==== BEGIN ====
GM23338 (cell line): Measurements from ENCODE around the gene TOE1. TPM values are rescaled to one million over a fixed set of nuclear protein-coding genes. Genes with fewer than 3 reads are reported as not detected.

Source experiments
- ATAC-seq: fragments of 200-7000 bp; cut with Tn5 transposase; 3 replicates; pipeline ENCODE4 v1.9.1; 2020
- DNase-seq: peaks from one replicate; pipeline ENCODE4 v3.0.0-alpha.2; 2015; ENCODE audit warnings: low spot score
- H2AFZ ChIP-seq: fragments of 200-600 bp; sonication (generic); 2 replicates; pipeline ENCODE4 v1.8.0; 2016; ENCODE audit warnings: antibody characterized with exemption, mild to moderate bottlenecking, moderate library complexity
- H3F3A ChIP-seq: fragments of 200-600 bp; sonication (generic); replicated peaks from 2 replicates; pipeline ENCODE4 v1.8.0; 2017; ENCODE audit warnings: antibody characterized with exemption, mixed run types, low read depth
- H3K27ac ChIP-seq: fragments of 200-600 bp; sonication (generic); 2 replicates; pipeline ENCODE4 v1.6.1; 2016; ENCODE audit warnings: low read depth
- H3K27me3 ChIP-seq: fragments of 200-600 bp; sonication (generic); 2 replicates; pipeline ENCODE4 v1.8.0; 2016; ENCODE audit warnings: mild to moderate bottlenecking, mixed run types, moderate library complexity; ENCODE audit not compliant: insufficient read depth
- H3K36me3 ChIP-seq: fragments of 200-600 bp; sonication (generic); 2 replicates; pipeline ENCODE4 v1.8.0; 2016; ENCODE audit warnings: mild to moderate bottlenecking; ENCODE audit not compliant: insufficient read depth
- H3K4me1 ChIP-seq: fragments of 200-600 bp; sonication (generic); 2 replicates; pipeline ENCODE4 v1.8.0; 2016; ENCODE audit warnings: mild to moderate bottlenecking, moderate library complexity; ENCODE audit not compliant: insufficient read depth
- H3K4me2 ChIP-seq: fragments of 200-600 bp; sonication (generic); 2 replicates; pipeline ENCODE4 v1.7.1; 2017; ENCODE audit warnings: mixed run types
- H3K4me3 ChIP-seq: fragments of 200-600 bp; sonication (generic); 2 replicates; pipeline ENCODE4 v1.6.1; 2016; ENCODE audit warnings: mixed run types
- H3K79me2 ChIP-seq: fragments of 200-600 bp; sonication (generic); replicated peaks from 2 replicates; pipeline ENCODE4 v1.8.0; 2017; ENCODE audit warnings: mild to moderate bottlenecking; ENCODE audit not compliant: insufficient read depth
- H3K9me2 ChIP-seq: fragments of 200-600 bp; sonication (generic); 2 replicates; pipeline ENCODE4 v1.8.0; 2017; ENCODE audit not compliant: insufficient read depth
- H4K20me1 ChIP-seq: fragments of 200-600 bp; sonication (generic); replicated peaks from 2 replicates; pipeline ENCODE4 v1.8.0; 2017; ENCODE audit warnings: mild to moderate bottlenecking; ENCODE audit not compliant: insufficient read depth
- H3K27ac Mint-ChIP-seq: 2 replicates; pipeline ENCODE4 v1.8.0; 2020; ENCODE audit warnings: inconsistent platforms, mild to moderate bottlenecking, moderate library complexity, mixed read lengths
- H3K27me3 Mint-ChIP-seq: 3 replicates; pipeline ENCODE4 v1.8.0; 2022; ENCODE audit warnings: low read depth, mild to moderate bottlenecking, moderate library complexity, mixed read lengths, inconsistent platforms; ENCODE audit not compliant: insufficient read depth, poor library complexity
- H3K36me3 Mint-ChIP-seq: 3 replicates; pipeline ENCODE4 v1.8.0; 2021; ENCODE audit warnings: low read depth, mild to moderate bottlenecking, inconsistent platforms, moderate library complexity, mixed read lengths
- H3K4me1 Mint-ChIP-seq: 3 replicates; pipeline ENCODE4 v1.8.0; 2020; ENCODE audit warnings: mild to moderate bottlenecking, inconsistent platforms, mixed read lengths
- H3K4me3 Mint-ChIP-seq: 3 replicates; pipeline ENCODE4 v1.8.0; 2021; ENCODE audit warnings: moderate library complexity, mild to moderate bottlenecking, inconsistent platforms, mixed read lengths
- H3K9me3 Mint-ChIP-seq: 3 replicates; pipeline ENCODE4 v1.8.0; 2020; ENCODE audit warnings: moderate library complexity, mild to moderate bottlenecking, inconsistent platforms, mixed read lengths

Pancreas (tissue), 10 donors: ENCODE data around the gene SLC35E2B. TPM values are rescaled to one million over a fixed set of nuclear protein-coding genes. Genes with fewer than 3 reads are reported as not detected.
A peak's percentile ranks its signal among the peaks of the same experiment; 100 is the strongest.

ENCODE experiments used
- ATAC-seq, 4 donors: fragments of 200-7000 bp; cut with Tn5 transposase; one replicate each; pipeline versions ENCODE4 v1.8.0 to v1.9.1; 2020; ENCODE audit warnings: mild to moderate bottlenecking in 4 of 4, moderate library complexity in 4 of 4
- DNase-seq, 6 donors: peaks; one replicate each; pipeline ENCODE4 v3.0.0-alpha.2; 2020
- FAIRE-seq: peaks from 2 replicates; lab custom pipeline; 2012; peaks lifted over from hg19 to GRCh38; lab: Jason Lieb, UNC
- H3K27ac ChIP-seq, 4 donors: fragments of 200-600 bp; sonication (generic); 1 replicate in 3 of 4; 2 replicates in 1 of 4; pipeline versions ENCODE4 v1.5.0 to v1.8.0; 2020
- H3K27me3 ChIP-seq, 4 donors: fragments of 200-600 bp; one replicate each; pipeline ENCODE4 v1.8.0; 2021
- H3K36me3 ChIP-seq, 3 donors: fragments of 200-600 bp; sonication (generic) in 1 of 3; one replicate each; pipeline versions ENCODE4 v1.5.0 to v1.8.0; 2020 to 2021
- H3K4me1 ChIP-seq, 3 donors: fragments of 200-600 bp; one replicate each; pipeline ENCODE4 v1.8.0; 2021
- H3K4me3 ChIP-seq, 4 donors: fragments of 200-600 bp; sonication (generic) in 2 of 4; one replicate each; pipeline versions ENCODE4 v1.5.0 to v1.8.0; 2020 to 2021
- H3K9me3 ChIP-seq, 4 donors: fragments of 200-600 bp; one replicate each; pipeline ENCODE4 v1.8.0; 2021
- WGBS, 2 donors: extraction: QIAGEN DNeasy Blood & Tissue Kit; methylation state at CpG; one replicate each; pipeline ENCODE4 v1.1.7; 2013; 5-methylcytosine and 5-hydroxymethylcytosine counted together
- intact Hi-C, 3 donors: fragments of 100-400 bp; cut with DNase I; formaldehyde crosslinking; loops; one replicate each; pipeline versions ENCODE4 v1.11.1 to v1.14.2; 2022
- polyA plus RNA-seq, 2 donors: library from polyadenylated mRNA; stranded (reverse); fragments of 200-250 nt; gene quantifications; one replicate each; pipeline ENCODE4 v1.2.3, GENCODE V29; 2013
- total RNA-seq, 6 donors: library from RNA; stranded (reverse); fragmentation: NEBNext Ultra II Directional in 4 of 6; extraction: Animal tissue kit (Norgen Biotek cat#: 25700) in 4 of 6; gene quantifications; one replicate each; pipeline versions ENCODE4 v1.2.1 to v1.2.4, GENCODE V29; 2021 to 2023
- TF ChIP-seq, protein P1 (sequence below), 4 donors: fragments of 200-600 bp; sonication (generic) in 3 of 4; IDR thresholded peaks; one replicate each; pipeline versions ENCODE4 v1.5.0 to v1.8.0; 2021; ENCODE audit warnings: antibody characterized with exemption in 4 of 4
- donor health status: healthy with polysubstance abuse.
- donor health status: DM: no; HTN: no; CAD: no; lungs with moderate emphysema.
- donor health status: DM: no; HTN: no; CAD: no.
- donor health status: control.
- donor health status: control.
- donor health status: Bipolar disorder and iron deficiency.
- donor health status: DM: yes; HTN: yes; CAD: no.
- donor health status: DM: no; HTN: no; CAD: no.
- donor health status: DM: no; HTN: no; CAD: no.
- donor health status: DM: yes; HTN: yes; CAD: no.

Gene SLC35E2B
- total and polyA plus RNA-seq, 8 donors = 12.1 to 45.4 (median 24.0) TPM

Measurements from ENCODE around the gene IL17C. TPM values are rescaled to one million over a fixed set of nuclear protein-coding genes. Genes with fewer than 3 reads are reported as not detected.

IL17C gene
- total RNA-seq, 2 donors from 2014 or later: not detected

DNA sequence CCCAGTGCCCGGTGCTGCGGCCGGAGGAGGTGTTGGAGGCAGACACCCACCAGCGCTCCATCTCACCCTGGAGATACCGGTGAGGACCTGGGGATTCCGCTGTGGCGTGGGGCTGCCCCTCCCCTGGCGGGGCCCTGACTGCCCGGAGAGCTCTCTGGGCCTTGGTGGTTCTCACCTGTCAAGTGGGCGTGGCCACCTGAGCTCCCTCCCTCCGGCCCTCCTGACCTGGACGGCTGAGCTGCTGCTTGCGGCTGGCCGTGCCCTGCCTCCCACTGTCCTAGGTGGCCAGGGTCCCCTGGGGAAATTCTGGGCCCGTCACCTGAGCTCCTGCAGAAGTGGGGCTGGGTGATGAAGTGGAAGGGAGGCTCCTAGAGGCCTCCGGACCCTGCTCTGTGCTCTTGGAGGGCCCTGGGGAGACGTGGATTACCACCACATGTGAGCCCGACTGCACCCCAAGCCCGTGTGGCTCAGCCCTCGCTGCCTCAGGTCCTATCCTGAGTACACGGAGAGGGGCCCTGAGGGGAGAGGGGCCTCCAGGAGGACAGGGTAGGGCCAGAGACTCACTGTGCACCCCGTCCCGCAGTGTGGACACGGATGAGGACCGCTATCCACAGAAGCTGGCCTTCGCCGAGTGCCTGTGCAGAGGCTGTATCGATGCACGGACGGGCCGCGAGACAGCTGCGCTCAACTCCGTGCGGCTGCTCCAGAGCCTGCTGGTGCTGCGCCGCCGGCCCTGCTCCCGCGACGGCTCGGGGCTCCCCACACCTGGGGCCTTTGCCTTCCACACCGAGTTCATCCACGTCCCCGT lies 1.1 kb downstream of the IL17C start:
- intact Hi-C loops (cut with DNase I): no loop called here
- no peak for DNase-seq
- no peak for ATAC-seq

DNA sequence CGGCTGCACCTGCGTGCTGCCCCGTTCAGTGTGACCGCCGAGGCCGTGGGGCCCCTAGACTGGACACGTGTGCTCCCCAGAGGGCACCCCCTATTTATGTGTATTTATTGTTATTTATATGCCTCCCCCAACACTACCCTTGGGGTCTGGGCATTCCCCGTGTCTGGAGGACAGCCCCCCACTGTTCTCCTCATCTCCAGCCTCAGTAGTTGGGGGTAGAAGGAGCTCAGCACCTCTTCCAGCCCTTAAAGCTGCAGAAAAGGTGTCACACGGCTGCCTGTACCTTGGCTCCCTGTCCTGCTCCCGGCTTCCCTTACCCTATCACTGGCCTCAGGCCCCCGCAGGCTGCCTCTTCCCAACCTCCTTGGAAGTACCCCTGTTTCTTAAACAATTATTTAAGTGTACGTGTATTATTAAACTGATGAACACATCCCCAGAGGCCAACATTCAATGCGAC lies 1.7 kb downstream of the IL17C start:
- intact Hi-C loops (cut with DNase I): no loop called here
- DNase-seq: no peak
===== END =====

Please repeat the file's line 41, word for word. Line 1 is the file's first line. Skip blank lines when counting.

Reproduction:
- donor health status: DM: no; HTN: no; CAD: no.